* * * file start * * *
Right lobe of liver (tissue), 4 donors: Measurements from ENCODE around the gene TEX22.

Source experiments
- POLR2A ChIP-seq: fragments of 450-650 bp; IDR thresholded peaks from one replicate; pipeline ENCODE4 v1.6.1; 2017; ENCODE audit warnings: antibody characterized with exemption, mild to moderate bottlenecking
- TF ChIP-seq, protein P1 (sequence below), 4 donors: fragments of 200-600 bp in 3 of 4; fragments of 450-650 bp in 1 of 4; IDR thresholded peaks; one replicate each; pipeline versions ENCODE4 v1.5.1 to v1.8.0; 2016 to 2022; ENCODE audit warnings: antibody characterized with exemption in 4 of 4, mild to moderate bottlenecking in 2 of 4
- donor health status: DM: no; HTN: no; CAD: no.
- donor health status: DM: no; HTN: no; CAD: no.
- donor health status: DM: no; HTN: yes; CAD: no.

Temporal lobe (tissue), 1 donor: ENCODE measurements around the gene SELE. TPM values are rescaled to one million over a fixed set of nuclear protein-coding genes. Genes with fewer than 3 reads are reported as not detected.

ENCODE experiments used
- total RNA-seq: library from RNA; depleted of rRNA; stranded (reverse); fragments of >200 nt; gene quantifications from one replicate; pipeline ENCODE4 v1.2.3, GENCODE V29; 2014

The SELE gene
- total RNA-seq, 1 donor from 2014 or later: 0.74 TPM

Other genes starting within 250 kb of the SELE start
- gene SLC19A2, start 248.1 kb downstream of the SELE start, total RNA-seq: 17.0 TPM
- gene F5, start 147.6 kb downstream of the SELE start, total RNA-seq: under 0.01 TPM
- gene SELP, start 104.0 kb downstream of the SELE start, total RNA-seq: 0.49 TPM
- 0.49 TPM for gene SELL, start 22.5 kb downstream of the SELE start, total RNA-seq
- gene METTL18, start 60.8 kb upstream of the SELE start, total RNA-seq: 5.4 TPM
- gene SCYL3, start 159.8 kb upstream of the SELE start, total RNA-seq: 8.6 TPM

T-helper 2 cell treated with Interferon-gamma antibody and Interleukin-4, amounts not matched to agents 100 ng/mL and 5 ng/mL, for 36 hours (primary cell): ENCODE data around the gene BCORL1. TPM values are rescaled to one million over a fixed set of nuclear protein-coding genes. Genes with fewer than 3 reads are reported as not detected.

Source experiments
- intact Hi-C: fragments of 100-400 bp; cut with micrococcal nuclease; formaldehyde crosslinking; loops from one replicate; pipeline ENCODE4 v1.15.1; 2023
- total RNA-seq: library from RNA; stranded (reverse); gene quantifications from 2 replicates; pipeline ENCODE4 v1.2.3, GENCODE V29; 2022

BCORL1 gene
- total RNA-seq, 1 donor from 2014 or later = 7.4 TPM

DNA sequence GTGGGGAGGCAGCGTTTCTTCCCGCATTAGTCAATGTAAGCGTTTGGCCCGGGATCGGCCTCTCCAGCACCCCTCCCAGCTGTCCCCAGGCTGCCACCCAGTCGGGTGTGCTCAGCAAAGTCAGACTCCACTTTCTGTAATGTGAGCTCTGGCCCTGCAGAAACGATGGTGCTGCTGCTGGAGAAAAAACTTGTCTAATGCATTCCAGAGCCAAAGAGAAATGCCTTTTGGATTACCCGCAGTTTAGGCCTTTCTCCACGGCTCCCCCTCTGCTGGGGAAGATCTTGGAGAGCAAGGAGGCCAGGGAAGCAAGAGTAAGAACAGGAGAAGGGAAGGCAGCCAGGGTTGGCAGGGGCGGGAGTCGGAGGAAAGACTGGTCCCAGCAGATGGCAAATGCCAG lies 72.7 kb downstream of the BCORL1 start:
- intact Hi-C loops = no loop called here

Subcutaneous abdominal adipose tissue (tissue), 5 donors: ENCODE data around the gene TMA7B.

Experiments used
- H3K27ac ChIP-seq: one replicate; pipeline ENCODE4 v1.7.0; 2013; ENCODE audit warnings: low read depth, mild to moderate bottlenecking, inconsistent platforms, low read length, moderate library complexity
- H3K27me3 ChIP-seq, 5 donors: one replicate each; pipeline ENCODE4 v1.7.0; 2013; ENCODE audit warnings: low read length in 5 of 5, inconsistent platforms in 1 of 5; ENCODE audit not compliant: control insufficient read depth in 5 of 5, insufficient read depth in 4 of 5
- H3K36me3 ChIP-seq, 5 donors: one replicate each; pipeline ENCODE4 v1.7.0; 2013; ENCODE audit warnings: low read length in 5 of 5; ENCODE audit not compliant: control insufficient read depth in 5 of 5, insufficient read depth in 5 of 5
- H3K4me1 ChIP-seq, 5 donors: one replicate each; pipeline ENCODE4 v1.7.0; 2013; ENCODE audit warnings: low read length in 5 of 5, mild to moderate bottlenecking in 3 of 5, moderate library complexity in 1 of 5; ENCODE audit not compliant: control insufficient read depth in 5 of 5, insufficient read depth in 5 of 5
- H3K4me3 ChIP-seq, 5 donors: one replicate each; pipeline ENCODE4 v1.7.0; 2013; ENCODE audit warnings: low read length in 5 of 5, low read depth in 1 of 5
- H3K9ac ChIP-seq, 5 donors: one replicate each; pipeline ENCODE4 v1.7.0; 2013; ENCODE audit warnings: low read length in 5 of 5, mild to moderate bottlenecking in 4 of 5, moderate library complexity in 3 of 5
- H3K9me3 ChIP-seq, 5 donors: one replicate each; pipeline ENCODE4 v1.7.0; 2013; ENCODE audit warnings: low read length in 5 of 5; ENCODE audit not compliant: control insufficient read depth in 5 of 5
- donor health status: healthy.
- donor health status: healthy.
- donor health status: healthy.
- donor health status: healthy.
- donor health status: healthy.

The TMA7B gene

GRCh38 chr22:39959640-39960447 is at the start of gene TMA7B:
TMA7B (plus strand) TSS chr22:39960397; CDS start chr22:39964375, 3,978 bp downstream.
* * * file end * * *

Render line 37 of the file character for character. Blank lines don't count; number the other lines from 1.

- donor health status: healthy.